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In These Times: SCOTUS’s ‘Friedrichs’ Case Won’t Mean the End of the American Labor Movement

In These Times: SCOTUS’s ‘Friedrichs’ Case Won’t Mean the End of the American Labor Movement

0 Comment(s) | Posted | by Ian Pajer-Rogers |

From In These Times:

by David Moberg

While most liberals were celebrating the Supreme Court’s June rulings affirming both marriage equality and Obamacare, many labor leaders were already worrying about next year. They feared that the court might hear a case that many of them saw as potentially delivering a crippling blow to the union movement: Friedrichs v. California Teachers Association. And at the last minute, the court announced it would.

If a majority of the Supreme Court justices back the plaintiff in the Friedrichs case, promoted by a variety of right-wing, anti-union organizations, they will likely overturn the 1977 Abood v. Detroit Board of Education court decision. The Supreme Court ruled in Abood that when a public employee union provided benefits, such as collective bargaining or grievance processing, to both members and non-members alike, the non-members could be charged a “fair share” or “agency shop” fee to cover an appropriate share of union expenses. Critics of the Friedrichs petition say that if justices agreed with its complaint, the Supreme Court’s action would have the effect of passing a national right-to-work law for all public employees (even though public employed collective bargaining rights are primarily matters of state law).

The two big teachers unions (American Federation of Teachers and the National Education Association) and the two biggest unions of other public employees (American Federation of State, County and Municipal Employees [AFSCME] and the Service Employees International Union [SEIU]), responded with alarm to the court’s announcement:

“We are disappointed that at a time when big corporations and the wealthy few are rewriting the rules in their favor, knocking American families and our entire economy off-balance, the Supreme Court has chosen to take a case that threatens the fundamental promise of America—that if you work hard and play by the rules you should be able to provide for your family and live a decent life.

“The Supreme Court is revisiting decisions that have made it possible for people to stick together for a voice at work and in their communities—decisions that have stood for more than 35 years—and that have allowed people to work together for better public services and vibrant communities."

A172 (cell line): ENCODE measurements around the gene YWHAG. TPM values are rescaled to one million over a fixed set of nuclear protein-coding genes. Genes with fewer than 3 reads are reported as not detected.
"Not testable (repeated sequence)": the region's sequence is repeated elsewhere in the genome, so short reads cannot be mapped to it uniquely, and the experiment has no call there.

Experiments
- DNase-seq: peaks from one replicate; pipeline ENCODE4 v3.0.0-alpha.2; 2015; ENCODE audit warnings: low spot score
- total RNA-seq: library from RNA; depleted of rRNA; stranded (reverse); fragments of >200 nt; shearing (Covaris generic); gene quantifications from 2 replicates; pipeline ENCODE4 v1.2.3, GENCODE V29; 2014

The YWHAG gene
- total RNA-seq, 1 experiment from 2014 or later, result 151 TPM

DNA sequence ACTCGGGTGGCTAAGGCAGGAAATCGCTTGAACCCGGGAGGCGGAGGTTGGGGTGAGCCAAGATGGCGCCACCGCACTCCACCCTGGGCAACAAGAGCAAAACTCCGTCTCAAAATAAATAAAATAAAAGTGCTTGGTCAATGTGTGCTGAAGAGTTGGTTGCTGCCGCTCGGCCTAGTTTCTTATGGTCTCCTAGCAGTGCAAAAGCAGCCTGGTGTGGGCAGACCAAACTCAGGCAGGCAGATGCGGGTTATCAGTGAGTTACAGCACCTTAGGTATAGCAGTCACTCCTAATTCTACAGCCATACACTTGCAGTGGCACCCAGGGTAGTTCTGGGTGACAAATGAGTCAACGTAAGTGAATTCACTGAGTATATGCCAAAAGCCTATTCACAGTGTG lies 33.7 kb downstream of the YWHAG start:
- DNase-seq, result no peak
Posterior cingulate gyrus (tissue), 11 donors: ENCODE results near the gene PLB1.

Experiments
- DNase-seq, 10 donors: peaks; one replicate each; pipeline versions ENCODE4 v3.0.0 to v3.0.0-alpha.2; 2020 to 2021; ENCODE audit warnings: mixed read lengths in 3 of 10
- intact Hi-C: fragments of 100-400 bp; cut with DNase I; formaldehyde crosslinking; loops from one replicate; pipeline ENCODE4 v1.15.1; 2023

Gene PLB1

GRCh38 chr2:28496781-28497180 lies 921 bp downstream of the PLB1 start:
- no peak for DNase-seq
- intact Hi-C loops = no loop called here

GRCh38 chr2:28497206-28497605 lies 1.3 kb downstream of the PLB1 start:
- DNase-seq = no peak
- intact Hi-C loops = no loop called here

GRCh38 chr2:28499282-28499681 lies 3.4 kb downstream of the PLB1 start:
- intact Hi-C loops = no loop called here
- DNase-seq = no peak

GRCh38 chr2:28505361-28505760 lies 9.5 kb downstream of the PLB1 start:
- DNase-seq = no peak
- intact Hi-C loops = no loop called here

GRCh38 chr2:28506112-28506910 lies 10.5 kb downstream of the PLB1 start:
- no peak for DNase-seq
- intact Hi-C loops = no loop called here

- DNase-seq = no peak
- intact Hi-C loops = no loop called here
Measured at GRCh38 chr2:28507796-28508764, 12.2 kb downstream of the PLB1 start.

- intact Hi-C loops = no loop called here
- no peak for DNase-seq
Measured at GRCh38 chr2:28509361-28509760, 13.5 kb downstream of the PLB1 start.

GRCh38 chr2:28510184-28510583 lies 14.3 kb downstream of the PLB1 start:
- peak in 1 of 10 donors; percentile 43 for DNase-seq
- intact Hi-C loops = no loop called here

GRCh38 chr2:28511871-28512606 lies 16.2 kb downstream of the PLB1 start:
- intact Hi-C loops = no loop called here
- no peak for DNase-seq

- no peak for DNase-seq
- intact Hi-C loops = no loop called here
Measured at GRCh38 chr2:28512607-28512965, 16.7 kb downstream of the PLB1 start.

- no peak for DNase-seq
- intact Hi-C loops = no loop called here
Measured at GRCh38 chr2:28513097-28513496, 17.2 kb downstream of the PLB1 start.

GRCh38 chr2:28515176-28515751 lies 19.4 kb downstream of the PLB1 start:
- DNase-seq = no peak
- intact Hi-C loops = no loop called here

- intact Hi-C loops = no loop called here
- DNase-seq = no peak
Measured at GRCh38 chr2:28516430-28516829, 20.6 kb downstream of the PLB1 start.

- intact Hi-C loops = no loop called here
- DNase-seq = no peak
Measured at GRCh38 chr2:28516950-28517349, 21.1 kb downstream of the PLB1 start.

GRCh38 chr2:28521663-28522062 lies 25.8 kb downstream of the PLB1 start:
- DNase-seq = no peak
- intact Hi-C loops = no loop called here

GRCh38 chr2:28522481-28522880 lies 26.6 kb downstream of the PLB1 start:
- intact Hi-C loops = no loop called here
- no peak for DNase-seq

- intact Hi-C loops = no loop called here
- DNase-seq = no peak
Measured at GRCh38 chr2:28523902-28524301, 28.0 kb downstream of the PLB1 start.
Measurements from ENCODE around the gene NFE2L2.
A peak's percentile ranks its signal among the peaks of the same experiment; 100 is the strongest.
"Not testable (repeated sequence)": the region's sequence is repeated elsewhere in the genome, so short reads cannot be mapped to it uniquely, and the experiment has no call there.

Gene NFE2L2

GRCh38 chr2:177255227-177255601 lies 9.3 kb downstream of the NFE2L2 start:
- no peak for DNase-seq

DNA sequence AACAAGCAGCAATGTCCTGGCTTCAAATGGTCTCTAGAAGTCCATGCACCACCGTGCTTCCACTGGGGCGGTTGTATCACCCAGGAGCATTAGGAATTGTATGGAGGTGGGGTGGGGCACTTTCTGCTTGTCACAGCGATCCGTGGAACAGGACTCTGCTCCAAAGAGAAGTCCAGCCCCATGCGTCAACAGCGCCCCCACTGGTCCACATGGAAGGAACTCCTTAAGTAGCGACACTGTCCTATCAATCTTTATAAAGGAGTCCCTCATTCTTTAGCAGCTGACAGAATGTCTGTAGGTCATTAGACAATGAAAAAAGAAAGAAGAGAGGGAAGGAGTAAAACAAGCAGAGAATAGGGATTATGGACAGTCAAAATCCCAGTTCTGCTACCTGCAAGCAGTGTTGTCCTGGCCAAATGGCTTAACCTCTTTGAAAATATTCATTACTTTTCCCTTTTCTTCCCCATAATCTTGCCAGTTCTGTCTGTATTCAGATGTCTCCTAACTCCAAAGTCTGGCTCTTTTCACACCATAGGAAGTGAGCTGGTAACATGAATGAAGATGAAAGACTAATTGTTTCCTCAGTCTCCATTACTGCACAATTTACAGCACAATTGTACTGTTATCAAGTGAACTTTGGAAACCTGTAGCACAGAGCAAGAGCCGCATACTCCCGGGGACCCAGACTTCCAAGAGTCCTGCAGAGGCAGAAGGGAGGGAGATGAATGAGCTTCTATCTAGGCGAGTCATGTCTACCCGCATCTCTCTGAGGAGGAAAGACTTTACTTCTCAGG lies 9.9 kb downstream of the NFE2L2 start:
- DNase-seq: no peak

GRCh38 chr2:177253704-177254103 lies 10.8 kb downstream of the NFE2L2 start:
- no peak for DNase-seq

Whether celebrating from the Right or mourning from the Left, many observers saw the Supreme Court’s decision to take the case as another nail in the coffin of the labor movement.

There are good reasons to be concerned. A ruling in favor of Friedrichs would legally and morally permit some workers to be “free riders”—individuals who take advantage of what the union by law must provide them without paying for it. Perhaps more important, it would disregard the fundamental reasoning behind the National Labor Relations Act (NLRA)-protected “union security clauses.” The law was intended to encourage collective bargaining, and if some workers could opt out of supporting collective bargaining, legislators reasoned, they would weaken the institution. 

From a practical point of view, unions would lose income that they could be using to improve conditions for all workers, including organizing the unorganized (although only voluntary political contributions, not dues money, can be used for union political advocacy). And a ruling in favor of the plaintiff would be a symbolic blow, a legal slap in the face, to a movement which has endured many such blows in the past.

But there are many other reasons to think that, win or lose on this case, the labor movement may not be as seriously damaged as many now fear.

First, there is a chance that even with this very conservative court (whose conservative bloc split enough times to give the liberal bloc some unexpected victories this past term), a majority might vote against the Friedrichs plaintiffs. The Supreme Court has narrowed interpretations of Abood in recent related cases, such as Harris v. Quinn. In that case, the court ruled that home care workers paid by the state are not state employees and thus are exempt from fair share requirements. Conservatives typically argue that agency fee payers are forced to financially support speech with which they disagree, thus violating the First Amendment. They have even argued that collective bargaining constitutes political speech for public employees.

But surprisingly, as the union lawyers noted in their response to the Friedrichs petition, normally arch-conservative Justice Antonin Scalia has offered strong arguments in defense of the agency fee, going beyond the usual “free-rider” critique of people getting benefits without paying their cost.

“What is distinctive, however, about the ‘free riders’ who are nonunion members of the union’s own bargaining unit is that in some respects they are free riders whom the law requires the union to carry—indeed, requires the union to go out of its way to benefit, even at the expense of its other interests,” Scalia wrote in the case of Lehnert v. Ferris Faculty Association. Scalia would have to perform some pretty spectacular legal acrobatic maneuvers to move from that position to rejection of a “fair share” fee.

Read the full article from In These Times.

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